The operating point is chosen so that the difference will create a signal that is proportional to absolute temperature (PTAT). A perfect design would have no voltage change with temperature. Unfortunately, the op amp will balance and be stable at two points: the design current and at zero current. However, at zero current, there is nothing that tells the circuit which way to servo or correct.
A Bandgap Reference Calculator aids in the design and analysis of a Brokaw bandgap reference circuit. It calculates all circuit parameters and the output voltage as a function of junction temperature. The first-order effects of trimming and second-order curvature correction are simulated. This free calculator is available at https://www.maximintegrated.com/design/design-tools/calculators/general-engineering/hp50g.html
. It will run on an HP® 50g calculator or on a PC with a free emulator.
Solving the POR Problems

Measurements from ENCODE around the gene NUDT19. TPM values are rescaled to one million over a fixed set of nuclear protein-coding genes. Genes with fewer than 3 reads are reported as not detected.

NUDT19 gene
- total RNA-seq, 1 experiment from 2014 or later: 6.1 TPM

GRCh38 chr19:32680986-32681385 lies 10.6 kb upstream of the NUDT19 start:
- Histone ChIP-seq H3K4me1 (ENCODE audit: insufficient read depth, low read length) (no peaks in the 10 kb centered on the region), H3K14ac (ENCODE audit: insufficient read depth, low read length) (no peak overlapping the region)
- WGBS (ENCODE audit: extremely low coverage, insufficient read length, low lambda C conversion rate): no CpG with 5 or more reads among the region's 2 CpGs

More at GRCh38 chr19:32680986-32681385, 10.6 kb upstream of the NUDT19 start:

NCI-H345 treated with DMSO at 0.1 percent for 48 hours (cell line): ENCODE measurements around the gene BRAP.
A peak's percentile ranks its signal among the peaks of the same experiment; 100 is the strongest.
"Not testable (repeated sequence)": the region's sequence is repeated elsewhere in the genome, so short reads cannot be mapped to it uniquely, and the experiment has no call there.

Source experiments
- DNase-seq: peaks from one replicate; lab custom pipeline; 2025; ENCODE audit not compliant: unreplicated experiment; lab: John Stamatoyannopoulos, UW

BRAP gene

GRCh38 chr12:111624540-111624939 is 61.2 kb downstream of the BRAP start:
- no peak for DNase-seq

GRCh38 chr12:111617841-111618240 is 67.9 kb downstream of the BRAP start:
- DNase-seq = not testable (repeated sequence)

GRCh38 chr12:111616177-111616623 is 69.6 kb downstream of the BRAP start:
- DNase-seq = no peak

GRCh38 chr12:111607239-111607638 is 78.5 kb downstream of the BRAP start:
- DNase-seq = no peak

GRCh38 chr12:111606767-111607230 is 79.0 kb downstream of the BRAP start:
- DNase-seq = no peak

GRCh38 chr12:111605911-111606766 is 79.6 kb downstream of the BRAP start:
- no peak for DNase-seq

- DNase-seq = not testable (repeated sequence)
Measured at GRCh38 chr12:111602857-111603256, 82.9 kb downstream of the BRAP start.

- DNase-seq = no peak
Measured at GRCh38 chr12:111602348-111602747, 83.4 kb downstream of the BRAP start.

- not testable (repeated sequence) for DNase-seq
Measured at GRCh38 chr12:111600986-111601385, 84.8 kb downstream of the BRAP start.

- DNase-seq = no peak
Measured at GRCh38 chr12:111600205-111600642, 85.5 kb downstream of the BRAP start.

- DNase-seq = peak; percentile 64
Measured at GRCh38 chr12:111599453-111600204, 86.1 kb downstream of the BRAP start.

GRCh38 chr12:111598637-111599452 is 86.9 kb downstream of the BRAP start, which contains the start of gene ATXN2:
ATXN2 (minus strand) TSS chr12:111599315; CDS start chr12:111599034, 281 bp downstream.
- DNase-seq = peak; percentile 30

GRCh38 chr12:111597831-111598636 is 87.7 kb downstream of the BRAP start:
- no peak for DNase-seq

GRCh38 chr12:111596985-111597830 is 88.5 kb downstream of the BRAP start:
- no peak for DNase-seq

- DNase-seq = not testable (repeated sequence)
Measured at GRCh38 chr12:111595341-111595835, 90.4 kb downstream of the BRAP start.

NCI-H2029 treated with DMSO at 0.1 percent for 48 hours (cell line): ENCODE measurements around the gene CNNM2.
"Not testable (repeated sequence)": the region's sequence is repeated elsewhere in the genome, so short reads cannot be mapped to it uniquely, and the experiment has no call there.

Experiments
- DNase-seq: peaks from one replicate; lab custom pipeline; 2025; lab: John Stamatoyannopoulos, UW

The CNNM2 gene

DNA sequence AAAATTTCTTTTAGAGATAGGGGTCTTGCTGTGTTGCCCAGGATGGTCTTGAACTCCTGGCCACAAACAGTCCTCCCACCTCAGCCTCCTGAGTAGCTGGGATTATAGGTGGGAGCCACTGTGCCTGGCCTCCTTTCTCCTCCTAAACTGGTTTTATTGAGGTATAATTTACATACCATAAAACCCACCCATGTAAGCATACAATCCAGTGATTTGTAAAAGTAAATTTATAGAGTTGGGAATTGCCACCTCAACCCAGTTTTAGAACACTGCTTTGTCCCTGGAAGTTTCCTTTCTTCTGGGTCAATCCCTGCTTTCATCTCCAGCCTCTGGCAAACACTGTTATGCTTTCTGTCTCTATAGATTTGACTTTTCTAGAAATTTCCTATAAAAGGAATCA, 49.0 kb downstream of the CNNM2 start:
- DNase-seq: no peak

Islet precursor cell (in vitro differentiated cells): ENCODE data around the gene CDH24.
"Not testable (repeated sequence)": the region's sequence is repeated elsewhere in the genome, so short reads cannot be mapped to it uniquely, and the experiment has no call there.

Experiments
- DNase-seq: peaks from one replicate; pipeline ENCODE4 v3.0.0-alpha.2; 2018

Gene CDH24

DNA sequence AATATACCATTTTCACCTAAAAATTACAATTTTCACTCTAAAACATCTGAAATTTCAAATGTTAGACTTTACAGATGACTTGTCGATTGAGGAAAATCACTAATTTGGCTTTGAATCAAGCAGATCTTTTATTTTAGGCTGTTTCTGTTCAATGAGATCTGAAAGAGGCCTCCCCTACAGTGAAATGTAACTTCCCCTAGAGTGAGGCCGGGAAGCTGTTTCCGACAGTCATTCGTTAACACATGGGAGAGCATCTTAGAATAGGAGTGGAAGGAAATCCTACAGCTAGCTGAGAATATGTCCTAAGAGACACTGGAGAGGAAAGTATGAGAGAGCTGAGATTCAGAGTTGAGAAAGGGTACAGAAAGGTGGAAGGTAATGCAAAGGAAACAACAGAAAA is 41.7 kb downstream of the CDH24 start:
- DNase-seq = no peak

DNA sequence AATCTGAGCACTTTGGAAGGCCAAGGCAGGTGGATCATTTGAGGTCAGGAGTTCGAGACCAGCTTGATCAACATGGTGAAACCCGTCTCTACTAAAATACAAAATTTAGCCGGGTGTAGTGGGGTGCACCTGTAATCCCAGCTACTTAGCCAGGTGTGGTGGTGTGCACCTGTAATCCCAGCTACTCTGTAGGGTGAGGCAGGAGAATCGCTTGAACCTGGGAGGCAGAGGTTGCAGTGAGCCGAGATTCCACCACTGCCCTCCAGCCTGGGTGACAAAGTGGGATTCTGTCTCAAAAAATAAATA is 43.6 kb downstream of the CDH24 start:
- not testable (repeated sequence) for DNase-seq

The voltage reference of Figure 1 works because there is a separate startup circuit that unbalances the currents in the two bandgap paths when there is zero current. The fact that it operates at room temperature and fails at hotter temperatures proves that the startup circuit is "weak" when hot, where there are higher leakage currents. The designer must, therefore, create a middle ground between building a startup circuit that is too weak (that can fail to start) and is too strong (that it affects normal operation). Making a bandgap start is a difficult issue and there are dozens of patents on the subject.